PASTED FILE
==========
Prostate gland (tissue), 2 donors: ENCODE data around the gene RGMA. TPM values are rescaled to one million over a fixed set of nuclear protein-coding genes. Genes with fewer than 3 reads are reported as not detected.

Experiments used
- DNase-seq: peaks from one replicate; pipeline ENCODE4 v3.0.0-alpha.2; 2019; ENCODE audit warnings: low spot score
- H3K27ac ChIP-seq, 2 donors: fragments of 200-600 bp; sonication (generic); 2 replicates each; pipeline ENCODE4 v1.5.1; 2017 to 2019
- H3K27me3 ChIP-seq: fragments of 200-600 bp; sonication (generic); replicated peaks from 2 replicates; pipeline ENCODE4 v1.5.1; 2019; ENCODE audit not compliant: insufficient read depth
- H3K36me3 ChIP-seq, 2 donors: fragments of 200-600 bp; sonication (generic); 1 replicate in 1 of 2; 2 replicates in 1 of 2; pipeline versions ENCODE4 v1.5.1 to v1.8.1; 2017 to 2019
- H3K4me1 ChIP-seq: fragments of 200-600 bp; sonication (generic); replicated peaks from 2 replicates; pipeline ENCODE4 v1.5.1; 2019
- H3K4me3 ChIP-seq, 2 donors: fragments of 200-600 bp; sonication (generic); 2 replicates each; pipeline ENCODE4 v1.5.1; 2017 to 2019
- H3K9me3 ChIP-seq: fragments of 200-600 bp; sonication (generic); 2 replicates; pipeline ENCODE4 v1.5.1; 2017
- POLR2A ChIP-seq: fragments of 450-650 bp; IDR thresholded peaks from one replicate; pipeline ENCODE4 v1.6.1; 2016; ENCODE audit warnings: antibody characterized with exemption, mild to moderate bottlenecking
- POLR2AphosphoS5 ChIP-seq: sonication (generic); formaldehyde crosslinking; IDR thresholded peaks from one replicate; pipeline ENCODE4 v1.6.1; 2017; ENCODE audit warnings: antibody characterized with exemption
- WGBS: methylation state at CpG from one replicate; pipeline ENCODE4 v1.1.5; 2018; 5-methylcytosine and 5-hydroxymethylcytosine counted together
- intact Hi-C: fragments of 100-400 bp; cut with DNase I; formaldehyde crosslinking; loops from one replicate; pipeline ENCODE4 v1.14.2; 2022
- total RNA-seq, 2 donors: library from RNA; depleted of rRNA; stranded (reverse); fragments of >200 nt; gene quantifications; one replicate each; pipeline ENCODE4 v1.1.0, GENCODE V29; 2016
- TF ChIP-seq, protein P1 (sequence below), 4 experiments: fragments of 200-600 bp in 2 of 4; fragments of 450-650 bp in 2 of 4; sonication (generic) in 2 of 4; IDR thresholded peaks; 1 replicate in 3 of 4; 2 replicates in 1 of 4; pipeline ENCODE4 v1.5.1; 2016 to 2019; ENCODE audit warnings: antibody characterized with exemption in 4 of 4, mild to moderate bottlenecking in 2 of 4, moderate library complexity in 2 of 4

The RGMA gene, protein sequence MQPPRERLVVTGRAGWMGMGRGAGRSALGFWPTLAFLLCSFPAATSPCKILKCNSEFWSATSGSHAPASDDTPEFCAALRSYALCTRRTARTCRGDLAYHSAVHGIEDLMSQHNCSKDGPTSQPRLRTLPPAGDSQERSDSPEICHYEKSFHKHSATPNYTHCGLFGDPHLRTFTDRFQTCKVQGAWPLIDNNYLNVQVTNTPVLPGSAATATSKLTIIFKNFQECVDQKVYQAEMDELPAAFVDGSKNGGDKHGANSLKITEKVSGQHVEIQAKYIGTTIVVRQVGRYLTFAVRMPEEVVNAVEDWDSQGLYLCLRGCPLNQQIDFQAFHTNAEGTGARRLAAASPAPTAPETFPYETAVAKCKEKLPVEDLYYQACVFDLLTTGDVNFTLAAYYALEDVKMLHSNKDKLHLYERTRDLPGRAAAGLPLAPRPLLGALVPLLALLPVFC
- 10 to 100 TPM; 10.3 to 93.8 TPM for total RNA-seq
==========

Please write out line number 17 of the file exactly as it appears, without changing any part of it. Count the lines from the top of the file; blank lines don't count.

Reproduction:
- 10 to 100 TPM; 10.3 to 93.8 TPM for total RNA-seq